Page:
Materials and Methods
Bacteria Cultures Preparation
All the 120 strains, including 111 of Bcg and 9 non-B, were obtained from bacterial collections in the United States and South Korea (Supplementary Table 1). Among the collections, B. thuringiensis ATCC 10792 (type strain) was used for the optimization of experimental conditions of conventional PCR and real-time PCR. All the strains were thawed at the room temperature (25°C) and streaked on the nutrient agar (Difco, MI, United States). After culturing for 24 h at 35°C in the incubator, a pure colony was picked and inoculated in tryptic soy broth (Difco, MI, United States) and overnight cultures were used for subsequent experiments.
Primer Design and DNA Isolation
The respective primers targeting XRE for differentiating B. thuringiensis (Table 1) were designed according to the following sequence in Bacillus thuringiensis ATCC 10792 (Gene – 3664610–3665047) using Primer Express® Software (Version 3.0.1) from Applied Biosystems located in CA, United States and synthesized by Bioneer Corporation from Daejeon, Korea. The performance of designed XRE was compared with cry2 (Ben-Dov et al., 1997). After 24 h enrichment in TSB, an aliquot of 1 mL of bacteria was subjected to the genomic DNA extraction using PrepMan® Ultra Sample Preparation Reagent (Applied Biosystems, CA, United States). DNA concentrations were measured by Eppendorf BioSpectrometer® fluorescence (Eppendorf, Hamburg, Germany) and adjusted to 10 ng/μL. DNA samples were stored at -20°C before use.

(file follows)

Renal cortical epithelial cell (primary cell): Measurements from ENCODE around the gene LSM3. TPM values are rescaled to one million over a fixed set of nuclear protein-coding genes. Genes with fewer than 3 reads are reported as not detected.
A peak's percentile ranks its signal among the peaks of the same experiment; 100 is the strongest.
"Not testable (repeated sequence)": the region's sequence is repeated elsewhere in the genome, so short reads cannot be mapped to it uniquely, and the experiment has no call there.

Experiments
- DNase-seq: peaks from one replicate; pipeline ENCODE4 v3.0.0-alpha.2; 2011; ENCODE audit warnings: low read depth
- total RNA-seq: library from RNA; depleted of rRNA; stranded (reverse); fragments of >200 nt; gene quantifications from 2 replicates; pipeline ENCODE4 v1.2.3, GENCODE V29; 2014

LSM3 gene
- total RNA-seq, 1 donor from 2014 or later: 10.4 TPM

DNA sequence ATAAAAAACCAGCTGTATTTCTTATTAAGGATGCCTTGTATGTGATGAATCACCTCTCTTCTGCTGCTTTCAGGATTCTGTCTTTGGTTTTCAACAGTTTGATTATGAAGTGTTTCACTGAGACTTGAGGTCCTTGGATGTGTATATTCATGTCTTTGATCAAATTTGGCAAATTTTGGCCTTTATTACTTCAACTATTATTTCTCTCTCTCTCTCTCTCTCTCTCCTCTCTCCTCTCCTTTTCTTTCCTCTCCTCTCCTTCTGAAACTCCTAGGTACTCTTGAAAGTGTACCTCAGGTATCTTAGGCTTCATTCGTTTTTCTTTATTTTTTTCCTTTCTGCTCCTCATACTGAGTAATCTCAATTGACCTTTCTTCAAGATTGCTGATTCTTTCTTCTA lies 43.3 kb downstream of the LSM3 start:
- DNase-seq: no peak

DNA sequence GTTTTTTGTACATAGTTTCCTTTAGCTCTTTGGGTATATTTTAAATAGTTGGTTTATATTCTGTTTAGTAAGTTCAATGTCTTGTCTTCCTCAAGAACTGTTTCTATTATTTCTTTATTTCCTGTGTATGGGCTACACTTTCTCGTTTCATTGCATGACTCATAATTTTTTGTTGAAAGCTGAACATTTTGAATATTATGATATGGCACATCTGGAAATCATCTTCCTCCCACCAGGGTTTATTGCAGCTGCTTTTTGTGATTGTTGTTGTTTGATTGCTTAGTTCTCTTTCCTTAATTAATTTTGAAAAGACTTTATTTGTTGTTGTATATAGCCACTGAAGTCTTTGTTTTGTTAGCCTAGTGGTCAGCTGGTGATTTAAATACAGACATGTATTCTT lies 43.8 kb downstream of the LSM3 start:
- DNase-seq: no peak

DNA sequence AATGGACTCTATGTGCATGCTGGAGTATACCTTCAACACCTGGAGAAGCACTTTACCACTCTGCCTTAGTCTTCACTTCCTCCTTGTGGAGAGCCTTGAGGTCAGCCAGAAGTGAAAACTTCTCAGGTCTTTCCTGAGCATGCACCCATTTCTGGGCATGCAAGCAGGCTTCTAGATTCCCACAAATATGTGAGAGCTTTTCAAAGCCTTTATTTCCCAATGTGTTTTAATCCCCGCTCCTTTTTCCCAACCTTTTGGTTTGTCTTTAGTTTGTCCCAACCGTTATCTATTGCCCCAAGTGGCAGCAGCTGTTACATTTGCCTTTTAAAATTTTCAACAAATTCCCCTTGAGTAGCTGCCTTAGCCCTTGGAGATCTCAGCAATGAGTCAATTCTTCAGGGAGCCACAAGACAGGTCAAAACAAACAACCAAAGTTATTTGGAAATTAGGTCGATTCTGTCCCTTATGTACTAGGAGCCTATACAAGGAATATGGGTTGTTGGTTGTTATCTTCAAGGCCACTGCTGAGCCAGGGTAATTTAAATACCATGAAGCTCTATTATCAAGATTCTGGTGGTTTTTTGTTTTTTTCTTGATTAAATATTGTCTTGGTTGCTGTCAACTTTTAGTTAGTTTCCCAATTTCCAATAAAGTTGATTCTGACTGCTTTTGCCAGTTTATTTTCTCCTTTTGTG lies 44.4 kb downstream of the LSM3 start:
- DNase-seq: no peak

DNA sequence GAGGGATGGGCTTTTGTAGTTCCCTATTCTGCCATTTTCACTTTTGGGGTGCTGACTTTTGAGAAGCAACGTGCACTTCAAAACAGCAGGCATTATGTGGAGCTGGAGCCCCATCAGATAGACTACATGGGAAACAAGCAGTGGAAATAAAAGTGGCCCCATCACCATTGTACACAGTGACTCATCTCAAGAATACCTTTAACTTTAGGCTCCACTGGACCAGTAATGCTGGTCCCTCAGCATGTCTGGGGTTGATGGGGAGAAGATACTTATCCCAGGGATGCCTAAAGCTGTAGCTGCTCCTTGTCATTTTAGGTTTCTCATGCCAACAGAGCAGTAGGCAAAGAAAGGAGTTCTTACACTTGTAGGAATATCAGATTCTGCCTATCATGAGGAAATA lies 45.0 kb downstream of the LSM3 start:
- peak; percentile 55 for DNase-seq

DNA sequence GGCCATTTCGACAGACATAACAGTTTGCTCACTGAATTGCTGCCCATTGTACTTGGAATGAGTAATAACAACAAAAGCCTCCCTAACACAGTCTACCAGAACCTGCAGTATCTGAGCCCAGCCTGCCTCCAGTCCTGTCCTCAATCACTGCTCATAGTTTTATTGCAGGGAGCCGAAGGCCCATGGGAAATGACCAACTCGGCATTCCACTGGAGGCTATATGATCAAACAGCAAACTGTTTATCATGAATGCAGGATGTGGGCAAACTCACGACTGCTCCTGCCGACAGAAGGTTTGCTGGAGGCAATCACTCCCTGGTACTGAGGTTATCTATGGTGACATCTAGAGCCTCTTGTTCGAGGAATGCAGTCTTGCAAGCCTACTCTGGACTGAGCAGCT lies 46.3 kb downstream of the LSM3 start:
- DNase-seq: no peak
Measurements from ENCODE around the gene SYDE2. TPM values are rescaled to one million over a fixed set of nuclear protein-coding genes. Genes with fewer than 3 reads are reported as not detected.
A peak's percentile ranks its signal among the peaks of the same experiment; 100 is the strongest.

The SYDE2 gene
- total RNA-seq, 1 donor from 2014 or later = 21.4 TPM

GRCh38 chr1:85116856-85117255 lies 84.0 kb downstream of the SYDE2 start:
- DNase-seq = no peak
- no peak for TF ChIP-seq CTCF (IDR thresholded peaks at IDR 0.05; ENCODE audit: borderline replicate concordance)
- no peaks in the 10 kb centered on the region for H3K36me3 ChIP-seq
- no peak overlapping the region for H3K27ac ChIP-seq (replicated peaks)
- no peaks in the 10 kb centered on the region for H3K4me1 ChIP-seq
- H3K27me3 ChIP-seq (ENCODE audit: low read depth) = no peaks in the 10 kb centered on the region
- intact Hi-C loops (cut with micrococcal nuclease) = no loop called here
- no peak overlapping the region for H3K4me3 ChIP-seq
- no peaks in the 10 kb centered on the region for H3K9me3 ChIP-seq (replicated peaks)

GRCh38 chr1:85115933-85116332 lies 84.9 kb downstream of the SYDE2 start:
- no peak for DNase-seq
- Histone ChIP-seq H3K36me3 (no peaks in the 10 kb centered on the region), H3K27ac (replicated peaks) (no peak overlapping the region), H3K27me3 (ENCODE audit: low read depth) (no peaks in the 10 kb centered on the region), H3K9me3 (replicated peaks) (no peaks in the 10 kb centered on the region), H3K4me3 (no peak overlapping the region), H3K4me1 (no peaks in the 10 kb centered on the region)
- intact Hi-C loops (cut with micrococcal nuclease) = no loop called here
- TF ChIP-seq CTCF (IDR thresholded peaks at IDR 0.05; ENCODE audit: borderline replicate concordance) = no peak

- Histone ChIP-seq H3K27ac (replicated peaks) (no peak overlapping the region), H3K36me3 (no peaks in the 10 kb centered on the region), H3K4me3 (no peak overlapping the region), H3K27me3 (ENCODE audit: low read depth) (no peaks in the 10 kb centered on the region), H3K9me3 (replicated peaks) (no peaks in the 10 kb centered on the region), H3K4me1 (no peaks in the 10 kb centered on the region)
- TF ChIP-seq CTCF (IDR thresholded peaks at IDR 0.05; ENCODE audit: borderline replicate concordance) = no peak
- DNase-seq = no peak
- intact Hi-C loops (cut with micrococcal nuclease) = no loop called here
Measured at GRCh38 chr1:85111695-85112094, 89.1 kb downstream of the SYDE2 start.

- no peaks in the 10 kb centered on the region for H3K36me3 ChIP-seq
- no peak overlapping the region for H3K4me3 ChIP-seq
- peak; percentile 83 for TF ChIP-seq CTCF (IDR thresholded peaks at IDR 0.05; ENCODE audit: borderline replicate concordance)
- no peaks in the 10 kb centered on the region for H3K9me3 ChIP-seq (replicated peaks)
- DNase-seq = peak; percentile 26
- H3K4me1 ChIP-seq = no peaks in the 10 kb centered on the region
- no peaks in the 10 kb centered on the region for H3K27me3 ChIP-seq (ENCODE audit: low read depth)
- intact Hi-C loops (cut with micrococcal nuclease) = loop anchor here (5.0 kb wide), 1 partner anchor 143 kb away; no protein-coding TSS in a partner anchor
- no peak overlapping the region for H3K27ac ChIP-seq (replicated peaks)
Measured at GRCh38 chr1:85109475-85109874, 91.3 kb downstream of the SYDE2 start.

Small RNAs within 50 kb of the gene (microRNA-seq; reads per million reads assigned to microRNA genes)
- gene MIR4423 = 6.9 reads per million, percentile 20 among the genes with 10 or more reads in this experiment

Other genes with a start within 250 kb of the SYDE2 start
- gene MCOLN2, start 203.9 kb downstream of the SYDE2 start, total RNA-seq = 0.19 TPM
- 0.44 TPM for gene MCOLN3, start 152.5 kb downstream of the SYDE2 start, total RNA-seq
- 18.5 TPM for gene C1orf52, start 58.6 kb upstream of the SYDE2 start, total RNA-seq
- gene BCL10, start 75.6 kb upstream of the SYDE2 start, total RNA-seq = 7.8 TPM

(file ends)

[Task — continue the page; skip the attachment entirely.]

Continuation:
Conventional PCR and Real-Time PCR Assay
The conventional PCR were prepared with a C1000 TouchTM Thermal Cycler from Bio-Rad located in Hemel Hempstead, United Kingdom. The reaction tube for the PCR used Accu-Power® Pyro Hot Start Taq PCR Pre-Mix from Bioneer Corporation located in Daejeon, Korea and a volume of 20 μL, including 1 μL of each primer (10 pmoL/μL) and 2 μL of DNA. Amplification conditions of the conventional PCR for transcriptional regulator (XRE) were: initial denaturation at 95°C for 5 min, followed by 35 cycles of denaturation at 95°C for 30 s, annealing at 49°C for 30 s and elongation at 72°C for 30 s, and a final elongation at 72°C for 5 min. Amplifications conditions for crystal protein (Cry 2) were: initial denaturation at 95°C for 5 min, followed by 35 cycles of denaturation at 95°C for 30 s, annealing at 55°C for 30 s and elongation at 72°C for 1 min, and a final elongation at 72°C for 5 min. After DNA amplifications, 1.5% (W/V) agarose gel solution containing RedsafeTM Nucleic Acid Solution 20,000 × (Intron Biotechnology, Inc.) was prepared and gel electrophoresis was performed using Sub-Cell Model 192 from Bio-Rad located in Hemel Hempstead, United Kingdom. The bands were visualized using Smart View Pro UVCI-1100 Imager system from Major Science located in CA, United States. The accuracy (AC) was used to evaluate PCR method using primers XRE and cry2 in detecting B. thuringiensis from Bcg and non-B. Negative agreement (NA) means the same negative result for non-B. thuringiensis using PCR with XRE and cry2. Positive agreement (PA) means the same positive result for B. thuringiensis using PCR with XRE and cry2. The accuracy (AC) is measured using the following equation, (Ma et al., 2014).